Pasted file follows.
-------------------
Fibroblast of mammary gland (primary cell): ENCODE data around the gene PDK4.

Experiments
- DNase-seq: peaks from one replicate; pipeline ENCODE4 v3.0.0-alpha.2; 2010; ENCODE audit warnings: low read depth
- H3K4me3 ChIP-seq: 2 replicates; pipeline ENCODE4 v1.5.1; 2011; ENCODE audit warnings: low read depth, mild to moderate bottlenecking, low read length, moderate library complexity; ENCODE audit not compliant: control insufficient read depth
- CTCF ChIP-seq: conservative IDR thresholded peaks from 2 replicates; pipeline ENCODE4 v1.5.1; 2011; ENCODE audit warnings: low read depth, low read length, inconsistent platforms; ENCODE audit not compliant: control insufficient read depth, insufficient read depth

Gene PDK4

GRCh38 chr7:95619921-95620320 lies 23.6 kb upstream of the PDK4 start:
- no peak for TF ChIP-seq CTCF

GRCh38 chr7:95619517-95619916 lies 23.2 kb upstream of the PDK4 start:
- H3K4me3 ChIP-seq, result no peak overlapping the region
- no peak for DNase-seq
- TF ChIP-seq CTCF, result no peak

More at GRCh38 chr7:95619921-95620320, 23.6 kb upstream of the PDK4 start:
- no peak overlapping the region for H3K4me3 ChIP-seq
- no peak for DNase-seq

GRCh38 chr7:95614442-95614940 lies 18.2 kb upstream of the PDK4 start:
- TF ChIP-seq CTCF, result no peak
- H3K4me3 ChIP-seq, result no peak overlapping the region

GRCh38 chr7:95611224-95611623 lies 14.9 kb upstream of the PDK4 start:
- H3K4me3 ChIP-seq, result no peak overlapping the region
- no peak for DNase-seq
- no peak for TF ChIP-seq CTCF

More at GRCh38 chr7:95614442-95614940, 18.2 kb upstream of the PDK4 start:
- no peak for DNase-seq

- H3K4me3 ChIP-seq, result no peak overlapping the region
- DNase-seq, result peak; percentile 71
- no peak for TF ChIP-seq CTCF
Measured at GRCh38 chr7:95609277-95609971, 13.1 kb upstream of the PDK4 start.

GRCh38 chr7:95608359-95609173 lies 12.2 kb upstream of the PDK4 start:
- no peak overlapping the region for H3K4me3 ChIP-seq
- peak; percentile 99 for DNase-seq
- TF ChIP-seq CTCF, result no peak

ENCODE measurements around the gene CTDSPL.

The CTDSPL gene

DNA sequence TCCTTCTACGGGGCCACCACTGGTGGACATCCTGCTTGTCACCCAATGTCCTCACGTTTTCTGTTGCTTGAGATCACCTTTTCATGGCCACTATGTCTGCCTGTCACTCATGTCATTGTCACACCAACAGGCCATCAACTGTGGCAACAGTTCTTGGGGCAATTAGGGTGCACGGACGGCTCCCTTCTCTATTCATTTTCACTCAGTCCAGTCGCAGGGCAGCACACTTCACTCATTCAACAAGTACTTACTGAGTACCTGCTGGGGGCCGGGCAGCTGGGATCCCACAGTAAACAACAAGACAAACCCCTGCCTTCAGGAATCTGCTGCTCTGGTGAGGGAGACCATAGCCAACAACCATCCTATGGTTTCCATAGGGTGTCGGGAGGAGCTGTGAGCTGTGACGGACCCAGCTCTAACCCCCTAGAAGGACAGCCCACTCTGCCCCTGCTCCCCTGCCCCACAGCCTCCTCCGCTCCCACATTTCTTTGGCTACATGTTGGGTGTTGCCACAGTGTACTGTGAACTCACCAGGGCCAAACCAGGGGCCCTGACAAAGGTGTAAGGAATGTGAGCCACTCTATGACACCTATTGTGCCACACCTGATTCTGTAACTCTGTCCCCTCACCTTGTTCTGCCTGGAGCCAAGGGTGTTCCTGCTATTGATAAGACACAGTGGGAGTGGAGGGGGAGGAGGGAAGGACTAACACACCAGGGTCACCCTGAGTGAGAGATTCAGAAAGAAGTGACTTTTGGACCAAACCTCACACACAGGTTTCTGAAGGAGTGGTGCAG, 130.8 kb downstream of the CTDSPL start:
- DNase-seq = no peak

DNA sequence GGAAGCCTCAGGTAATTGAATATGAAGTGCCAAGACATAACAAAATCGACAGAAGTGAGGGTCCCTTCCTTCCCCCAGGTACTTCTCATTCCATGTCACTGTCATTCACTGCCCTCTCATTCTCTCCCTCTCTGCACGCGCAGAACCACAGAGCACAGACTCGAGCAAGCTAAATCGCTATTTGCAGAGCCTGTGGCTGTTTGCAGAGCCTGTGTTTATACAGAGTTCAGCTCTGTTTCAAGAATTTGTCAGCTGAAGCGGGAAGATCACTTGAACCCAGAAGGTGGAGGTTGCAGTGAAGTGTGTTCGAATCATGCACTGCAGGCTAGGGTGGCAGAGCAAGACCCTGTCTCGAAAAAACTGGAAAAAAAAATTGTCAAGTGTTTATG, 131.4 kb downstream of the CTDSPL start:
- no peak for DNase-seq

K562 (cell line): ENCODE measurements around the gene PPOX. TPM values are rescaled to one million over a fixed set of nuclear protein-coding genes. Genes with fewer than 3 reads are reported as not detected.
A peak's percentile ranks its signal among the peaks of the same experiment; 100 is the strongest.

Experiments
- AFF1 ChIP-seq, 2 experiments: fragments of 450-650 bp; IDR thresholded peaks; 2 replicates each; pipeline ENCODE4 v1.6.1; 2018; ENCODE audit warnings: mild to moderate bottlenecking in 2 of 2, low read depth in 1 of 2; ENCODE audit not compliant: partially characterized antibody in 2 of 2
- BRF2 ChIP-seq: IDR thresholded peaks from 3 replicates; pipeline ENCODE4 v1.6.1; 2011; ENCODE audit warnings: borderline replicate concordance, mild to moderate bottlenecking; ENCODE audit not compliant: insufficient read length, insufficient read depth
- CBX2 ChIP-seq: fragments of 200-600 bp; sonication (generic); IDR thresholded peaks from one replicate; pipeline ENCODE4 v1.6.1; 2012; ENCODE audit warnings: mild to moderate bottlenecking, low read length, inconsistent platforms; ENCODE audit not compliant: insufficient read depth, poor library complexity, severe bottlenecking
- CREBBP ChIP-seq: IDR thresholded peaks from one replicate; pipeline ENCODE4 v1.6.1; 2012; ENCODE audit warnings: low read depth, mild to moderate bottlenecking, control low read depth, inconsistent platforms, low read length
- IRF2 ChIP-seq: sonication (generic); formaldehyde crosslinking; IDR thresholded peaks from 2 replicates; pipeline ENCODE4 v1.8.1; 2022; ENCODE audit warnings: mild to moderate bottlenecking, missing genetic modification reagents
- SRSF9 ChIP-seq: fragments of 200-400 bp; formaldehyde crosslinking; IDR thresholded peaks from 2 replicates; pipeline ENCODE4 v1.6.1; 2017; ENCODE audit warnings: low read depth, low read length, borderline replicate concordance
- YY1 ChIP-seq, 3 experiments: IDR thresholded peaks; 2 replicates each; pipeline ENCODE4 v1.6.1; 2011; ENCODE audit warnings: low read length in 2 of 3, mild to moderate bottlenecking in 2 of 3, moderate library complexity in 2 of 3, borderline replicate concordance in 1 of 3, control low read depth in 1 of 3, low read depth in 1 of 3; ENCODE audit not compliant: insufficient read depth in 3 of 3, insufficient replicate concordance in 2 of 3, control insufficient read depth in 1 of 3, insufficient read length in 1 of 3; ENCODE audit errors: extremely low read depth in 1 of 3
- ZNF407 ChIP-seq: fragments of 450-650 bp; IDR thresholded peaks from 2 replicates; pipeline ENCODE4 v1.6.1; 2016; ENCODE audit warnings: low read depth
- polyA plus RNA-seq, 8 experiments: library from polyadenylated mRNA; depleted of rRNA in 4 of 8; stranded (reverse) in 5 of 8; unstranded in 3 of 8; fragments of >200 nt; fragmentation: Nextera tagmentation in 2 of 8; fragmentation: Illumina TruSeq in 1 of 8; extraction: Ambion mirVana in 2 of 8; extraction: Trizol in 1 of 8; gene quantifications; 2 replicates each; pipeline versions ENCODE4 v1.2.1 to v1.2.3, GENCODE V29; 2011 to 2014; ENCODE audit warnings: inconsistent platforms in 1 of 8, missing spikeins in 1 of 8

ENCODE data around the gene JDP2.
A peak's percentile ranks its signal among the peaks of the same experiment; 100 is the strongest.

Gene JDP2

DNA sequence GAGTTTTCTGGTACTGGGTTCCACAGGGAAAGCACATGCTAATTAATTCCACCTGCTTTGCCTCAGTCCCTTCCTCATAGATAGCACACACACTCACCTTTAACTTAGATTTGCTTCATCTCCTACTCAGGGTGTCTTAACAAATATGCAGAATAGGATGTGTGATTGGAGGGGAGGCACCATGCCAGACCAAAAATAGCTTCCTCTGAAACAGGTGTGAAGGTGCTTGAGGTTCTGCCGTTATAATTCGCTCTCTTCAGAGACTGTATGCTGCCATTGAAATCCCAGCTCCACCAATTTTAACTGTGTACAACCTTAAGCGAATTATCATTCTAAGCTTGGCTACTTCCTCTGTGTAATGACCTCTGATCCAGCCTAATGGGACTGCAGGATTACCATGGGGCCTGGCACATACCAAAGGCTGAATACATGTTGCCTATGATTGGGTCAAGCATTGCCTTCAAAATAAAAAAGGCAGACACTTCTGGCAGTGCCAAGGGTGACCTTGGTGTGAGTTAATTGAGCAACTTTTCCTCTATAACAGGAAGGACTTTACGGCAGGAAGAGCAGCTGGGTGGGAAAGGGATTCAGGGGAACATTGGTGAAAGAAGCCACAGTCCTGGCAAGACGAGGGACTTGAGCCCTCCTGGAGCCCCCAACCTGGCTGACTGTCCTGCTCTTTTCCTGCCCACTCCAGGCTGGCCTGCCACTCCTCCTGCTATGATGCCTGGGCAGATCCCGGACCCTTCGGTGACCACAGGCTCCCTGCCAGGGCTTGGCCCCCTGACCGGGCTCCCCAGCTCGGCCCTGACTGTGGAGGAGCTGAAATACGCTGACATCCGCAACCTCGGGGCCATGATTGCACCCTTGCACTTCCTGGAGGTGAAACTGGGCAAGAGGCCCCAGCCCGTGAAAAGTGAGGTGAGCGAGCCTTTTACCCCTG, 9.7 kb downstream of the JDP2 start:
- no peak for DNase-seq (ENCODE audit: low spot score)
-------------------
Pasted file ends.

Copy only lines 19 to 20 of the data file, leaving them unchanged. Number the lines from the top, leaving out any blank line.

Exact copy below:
GRCh38 chr7:95611224-95611623 lies 14.9 kb upstream of the PDK4 start:
- H3K4me3 ChIP-seq, result no peak overlapping the region